Skip to content Skip to navigation

D’Amico plays key role in fostering spacecraft formation flying

By Jan Kolmas   December 12, 2014


Journal cover page (credit: InderScience Publishers) 

Spacecraft formation flying research greatly profited from the three most recently published issues of the International Journal of Space Science and Engineering (IJSSE). These special issues of the relatively new journal focus exclusively on spacecraft formation flying.

Simone D’Amico, Principal Investigator at Stanford’s Space Rendezvous Lab played a key role in these issues. Besides helping launch the journal and acting as its Associate Editor, he was also the chairman of the Spacecraft Formation Flying Missions and Technologies (SFFMT) conference organized on May 29–31, 2013 by the German Aerospace Centre (DLR) in Munich, Germany. The best nineteen submissions were selected by the conference’s program committee and published in the special issues of the IJSSE journal.

The rich content of the conference is best described in the preface of the IJSSE special issue: “Following a well-established tradition of organization by national and international space agencies, the conference acted as a forum for global experts on technologies and systems for spacecraft formation-flying and on-orbit-servicing. Scientists and engineers from more than 22 nations and tens of institutions worldwide discussed ideas and shared experience on the most recent achievements in the area of distributed space systems. More than 14 missions were included in the scientific program, being at various points of their life cycle, from the preliminary to the detailed design, from verification to mission operations.”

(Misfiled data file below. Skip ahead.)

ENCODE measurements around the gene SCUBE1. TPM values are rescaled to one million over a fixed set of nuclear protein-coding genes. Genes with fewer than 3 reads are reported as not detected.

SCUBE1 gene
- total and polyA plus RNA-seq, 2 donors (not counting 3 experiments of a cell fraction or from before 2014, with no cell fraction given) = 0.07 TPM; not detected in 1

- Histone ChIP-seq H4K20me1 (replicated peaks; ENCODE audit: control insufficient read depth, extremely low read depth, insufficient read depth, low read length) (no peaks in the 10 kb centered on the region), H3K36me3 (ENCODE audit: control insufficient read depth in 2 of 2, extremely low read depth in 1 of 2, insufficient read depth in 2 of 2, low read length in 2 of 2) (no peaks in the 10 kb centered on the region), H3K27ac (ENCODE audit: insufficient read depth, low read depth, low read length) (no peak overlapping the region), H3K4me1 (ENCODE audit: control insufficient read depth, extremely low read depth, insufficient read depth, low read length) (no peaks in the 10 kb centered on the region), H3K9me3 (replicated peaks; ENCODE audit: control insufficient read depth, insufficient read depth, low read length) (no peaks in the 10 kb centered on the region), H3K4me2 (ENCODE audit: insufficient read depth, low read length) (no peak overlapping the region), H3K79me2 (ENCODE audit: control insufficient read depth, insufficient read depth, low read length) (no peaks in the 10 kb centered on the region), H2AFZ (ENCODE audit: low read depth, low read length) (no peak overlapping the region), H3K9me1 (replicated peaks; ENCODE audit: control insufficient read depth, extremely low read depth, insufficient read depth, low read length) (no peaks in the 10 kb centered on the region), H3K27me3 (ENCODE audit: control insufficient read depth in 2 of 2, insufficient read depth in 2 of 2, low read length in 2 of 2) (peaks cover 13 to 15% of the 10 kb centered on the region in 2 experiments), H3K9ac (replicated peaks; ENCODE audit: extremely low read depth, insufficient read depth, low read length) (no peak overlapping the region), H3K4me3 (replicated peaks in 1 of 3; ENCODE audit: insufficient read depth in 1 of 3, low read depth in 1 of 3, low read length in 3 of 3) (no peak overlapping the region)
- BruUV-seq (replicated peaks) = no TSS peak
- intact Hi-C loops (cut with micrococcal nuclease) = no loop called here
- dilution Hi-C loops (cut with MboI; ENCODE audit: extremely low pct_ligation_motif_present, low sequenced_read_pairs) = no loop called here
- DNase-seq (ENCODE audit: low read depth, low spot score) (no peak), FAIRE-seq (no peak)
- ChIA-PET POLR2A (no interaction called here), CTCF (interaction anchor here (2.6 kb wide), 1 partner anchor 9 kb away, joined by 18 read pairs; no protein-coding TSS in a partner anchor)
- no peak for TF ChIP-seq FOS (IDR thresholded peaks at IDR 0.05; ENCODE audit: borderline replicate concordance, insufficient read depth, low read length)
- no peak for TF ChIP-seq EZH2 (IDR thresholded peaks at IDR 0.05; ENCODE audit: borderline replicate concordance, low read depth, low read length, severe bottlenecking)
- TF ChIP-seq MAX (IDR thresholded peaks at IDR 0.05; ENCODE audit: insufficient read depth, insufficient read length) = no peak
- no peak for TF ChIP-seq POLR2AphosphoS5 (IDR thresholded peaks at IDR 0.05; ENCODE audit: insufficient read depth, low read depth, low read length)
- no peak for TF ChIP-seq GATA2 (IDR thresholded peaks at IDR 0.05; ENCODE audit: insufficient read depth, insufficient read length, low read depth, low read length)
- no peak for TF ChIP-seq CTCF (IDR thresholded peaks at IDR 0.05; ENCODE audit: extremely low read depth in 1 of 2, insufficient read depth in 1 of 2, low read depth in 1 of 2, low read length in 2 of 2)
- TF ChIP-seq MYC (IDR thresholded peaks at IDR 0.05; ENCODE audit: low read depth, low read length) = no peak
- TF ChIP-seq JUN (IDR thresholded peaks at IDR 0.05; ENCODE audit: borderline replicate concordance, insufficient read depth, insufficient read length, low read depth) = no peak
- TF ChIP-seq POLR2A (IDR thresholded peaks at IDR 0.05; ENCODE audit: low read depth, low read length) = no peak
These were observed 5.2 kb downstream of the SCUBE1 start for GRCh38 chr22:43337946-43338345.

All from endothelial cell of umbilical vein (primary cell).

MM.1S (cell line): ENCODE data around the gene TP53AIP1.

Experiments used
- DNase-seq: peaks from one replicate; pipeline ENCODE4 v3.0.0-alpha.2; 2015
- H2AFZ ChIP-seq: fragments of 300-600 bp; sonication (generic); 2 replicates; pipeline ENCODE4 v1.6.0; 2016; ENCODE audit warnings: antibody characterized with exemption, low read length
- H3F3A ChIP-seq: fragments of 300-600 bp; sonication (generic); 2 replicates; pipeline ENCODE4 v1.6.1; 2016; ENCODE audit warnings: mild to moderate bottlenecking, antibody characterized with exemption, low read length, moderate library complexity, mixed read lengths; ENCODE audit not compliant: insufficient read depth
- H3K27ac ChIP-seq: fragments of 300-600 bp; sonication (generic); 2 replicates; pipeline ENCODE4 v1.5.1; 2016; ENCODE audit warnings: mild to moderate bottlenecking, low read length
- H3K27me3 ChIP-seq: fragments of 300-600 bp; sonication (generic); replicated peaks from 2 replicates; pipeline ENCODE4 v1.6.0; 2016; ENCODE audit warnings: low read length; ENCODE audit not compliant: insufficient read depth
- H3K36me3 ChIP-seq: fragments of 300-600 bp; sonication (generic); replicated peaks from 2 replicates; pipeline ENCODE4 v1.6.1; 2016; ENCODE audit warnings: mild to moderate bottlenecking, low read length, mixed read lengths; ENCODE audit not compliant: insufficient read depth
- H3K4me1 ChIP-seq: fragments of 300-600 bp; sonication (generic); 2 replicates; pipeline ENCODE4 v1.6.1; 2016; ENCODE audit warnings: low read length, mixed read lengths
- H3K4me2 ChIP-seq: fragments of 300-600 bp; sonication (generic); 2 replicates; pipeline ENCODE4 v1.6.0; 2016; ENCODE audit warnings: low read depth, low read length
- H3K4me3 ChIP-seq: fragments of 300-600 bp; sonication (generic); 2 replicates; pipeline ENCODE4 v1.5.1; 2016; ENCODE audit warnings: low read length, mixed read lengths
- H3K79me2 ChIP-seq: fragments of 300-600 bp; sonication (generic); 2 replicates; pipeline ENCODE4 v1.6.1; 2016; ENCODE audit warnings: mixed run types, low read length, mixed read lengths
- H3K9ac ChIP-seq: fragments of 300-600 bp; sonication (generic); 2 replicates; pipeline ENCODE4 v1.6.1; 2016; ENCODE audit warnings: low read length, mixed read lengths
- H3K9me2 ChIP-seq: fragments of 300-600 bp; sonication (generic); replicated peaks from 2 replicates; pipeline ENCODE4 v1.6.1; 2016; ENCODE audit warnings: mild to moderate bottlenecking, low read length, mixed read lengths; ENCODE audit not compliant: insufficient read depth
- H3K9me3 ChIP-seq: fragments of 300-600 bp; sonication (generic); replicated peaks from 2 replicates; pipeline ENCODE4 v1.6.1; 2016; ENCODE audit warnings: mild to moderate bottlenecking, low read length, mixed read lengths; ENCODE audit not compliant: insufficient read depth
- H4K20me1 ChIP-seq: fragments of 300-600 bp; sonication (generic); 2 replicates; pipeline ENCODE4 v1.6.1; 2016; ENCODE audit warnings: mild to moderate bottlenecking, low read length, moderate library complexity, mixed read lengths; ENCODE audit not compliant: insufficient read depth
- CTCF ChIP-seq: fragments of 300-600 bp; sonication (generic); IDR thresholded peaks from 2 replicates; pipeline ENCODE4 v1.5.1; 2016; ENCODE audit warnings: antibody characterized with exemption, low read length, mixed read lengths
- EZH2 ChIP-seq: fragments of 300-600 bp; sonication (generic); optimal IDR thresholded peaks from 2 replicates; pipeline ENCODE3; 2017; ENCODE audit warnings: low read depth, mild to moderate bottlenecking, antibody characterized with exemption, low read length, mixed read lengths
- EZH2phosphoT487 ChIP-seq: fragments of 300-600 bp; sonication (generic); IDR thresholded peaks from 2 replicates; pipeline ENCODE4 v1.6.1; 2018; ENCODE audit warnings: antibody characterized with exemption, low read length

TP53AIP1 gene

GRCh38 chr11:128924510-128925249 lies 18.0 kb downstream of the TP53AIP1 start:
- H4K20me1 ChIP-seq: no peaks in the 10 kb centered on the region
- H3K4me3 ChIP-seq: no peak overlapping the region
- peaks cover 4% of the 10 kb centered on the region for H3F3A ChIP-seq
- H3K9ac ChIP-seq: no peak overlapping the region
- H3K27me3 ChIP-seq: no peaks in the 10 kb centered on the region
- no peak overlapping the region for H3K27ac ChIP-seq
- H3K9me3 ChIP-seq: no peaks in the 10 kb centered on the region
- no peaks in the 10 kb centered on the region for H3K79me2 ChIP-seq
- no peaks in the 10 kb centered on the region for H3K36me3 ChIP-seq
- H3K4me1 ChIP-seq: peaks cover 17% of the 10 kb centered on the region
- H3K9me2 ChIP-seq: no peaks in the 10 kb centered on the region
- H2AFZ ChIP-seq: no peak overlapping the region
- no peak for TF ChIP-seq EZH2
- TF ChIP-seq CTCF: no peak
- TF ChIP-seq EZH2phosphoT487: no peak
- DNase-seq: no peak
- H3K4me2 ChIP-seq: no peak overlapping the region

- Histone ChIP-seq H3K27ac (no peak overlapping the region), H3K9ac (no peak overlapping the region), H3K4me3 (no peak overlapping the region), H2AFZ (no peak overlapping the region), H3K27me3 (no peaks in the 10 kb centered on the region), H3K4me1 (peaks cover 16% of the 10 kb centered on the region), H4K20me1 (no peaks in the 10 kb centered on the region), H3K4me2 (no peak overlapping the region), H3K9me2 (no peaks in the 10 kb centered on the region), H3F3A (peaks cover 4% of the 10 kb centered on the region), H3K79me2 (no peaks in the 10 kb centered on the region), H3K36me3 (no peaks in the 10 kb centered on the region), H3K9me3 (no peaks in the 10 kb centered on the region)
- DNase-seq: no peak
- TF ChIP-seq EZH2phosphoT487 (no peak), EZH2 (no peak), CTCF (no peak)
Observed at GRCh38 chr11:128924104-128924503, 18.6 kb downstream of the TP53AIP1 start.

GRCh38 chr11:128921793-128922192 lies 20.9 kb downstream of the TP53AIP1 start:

Founding editor-in-Chief of the IJSSE, Prof. George Z.H. Zhu of York University in Toronto, considers articles from the conference a good fit for the relatively new journal. They justify the purpose of the journal, which is trying to establish itself as a platform devoted specifically to space science and engineering, an active field in need of more publishing space, Zhu said.  

According to D’Amico and Zhu, the conference articles were so many and of such good quality that they had to be published in three consecutive issues of the journal.


Jan Kolmas is a graduate student in Stanford’s Space Rendezvous Lab